The learning curve
- Posted by: Alan Feldberg
- Category: Magazine
It’s been a steady learning curve, in more ways than one, for Chesterfield College and its team of dedicated staff in recent years. Site redevelopment, emerging partnerships and an ever growing pool of eager learners, which includes not one but two gold medal Skill Auto competition winners amongst its ranks, has seen the college evolve into a highly respected centre of learning. bodyshop’s editor, Mark Hadaway, paid the college a visit to find out more.
On my arrival at Chesterfield College, I inadvertently enter the main reception rather than head straight to the automotive centre (my fault, useless at following instructions). However, what greets me, aside from some rather smiley faces at reception, is a display of some stunning examples of what skill, guidance and creative flair can achieve with a bonnet, some paint and a spraygun. I’m clearly in the right place. It turns out the bonnets are the work of one of the college’s Skill Auto candidates for 2015, whilst the other two belong to the highly talented Jordan Salt, an ex-pupil and now lecturer in vehicle refinishing at the college. It’s a great portrayal of what has been achieved.
Hosts for my visit are Paul Sewell, lecturer vehicle body repair and Peter Jepson, lecturer vehicle refinishing – two characters who exude enthusiasm for development of young people within the industry. ‘Colleges in general have suffered a bit of a reputation crisis in recent times within the sector,’ said Paul. ‘But we have come a long way here at Chesterfield College to rectify that. Most people who come through the door now are very impressed with what they see, yet there are those out there that still don’t know about us – and that’s the challenge.’
As well as students from a number of local, lower profile operations, amongst the college’s partnerships it lists links with multi-vehicle manufacturer approved, Advance Accident Repair Centre, prestige repairer Chartwell (Derby) Ltd and Just Car Clinics (JCC) – an organisation close to Paul’s heart. ‘This is only my second ever job,’ explained Paul. ‘I spent the first 15 years of my working life with JCC and hold the company in very high regard. It’s a relationship I am keen to continue to develop for the future.’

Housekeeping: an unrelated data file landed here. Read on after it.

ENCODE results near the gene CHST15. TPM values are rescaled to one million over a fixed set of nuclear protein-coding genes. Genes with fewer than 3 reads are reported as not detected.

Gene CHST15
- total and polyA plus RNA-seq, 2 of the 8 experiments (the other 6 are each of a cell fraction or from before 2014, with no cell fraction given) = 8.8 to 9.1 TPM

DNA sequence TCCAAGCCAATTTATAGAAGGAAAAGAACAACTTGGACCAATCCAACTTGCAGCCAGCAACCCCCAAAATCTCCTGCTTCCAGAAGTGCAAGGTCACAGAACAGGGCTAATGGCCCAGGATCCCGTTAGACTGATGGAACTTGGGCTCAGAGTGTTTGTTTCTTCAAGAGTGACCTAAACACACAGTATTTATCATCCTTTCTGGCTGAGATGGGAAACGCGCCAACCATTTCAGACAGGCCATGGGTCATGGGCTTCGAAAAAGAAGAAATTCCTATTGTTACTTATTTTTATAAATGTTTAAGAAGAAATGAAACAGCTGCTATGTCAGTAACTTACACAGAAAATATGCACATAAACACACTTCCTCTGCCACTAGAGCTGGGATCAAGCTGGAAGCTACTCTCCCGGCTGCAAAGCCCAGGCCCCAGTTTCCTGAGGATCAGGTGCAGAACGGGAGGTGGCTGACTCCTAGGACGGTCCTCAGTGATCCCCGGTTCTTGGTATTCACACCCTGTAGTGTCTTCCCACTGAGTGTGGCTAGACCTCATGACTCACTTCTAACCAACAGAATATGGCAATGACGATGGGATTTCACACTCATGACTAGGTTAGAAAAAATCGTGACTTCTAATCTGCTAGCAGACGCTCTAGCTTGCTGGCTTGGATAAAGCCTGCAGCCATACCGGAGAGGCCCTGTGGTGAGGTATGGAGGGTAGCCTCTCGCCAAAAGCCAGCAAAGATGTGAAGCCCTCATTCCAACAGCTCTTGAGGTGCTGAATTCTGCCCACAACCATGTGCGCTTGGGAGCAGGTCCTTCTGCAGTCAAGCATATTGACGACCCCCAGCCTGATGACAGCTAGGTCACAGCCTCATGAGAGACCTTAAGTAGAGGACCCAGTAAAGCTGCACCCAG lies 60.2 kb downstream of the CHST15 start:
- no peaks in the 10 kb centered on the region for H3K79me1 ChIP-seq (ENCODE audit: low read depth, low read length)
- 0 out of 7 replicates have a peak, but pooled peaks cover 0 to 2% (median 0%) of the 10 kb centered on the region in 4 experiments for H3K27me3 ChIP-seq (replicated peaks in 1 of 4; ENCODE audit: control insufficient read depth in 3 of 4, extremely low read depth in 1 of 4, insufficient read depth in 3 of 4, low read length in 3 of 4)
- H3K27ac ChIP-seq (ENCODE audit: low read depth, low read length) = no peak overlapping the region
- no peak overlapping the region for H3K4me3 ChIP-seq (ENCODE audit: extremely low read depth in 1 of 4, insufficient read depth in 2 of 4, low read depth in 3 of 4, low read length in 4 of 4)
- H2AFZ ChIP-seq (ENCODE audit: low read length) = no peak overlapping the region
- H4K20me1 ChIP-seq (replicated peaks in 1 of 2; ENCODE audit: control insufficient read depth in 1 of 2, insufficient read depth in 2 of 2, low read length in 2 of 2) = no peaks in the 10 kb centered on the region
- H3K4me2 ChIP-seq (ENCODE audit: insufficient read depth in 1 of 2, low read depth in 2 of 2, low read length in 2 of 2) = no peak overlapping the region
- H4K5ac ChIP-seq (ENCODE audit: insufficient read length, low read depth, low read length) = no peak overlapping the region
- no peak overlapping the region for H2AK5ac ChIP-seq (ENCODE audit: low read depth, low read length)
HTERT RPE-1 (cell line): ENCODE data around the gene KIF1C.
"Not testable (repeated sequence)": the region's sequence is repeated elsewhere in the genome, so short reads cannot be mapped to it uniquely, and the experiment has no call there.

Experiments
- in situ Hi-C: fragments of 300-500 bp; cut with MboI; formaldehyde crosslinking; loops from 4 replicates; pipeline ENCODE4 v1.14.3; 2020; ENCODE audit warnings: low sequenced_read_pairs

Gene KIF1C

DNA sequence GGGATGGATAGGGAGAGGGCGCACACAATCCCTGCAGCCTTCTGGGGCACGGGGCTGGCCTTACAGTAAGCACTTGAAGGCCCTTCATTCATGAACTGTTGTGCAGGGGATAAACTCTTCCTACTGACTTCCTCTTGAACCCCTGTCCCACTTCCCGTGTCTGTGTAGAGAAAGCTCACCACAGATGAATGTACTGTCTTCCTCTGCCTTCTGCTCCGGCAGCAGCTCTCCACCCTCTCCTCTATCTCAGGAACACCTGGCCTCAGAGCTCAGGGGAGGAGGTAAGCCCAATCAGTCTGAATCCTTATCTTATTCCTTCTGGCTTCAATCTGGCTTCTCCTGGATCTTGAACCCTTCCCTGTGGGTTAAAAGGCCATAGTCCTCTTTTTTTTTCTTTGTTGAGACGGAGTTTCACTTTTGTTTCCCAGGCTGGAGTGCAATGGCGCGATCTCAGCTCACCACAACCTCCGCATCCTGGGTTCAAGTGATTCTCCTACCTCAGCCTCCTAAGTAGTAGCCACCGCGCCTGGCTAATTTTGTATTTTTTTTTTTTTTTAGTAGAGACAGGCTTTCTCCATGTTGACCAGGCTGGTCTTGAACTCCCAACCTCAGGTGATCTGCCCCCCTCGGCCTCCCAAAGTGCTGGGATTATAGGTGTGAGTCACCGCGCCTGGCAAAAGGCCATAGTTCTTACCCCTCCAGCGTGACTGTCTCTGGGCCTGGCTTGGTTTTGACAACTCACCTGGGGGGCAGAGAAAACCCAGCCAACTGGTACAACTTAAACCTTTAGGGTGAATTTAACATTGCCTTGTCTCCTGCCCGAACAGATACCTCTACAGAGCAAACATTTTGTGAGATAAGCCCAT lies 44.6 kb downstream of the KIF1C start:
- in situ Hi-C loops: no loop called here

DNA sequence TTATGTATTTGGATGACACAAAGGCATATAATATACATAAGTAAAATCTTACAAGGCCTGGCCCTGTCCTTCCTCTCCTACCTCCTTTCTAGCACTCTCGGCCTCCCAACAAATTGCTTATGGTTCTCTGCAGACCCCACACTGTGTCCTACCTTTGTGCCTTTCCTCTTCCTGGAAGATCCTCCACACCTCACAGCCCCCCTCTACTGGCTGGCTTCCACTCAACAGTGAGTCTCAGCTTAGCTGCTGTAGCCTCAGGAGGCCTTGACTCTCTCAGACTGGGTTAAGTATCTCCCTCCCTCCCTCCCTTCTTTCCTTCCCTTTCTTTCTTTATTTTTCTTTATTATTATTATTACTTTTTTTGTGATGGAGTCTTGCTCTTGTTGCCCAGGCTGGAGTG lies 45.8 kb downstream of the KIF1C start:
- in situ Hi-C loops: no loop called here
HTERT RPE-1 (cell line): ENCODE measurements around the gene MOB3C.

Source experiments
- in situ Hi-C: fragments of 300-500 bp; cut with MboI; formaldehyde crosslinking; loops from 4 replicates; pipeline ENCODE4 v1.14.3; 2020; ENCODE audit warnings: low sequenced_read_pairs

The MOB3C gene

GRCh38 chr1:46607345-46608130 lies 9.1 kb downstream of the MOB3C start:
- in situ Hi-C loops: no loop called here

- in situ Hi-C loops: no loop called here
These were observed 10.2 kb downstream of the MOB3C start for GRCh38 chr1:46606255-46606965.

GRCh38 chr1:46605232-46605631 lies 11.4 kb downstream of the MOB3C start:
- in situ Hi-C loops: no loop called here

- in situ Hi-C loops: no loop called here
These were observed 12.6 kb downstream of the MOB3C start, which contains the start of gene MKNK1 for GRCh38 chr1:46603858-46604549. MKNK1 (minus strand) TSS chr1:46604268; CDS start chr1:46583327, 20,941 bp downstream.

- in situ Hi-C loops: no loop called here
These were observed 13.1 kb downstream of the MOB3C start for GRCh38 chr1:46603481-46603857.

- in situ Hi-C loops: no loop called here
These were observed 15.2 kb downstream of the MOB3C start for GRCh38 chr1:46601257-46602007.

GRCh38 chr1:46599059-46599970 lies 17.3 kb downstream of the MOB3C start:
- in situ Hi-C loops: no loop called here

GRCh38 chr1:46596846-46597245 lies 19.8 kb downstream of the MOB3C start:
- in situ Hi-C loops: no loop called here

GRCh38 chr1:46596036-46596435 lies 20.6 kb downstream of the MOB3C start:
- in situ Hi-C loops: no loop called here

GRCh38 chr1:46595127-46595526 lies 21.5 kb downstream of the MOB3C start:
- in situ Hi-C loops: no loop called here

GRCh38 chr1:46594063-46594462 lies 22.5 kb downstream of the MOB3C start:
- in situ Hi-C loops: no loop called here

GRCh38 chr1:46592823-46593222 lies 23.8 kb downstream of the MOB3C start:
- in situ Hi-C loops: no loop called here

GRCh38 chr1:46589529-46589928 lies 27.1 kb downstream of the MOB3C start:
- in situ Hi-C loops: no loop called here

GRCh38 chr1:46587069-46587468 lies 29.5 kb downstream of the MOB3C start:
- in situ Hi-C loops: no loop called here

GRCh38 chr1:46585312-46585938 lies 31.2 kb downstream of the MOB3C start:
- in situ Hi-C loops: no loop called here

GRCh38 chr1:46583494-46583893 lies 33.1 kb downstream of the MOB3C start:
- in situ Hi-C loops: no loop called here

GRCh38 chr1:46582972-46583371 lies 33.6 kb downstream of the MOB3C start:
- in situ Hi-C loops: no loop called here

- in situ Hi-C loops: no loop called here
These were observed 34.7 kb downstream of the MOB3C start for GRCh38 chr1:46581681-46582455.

Offering the full remit of education and training for apprenticeships from level one through to level three, the college acts as a conduit between individuals and organisations, working hard to secure work placements and experience for those without employment. ‘One of our major roles is to manage expectations,’ said Peter. ‘There is a big difference between qualified and skilled, and our job is to ensure that is understood by both employer and employee. That’s not to detract anything from the status of any apprentice but more so to ensure they are utilised effectively and continue to be developed.’
Two protégés of the Chesterfield College system include Skill Auto 2014 Autorefinish gold medal winner, Blake Robey of Chartwell (Derby) Ltd and Skill Auto 2013 Autorefinish gold medal victor James Grayson of S&G Coachworks Chesterfield. They are two of approximately 10 students the college has encouraged and supported to take part in the competition. ‘We have been involved with the Skill Auto competitions for several years and think it is an incredible environment for youngsters to be exposed to,’ said Paul who along with Peter now acts a judge for the competitions. ‘It gives students the confidence, experience and passion for the industry that is hard to attain anywhere else. On a personal note, it also gives us the opportunity to develop our network and the exposure for the college.’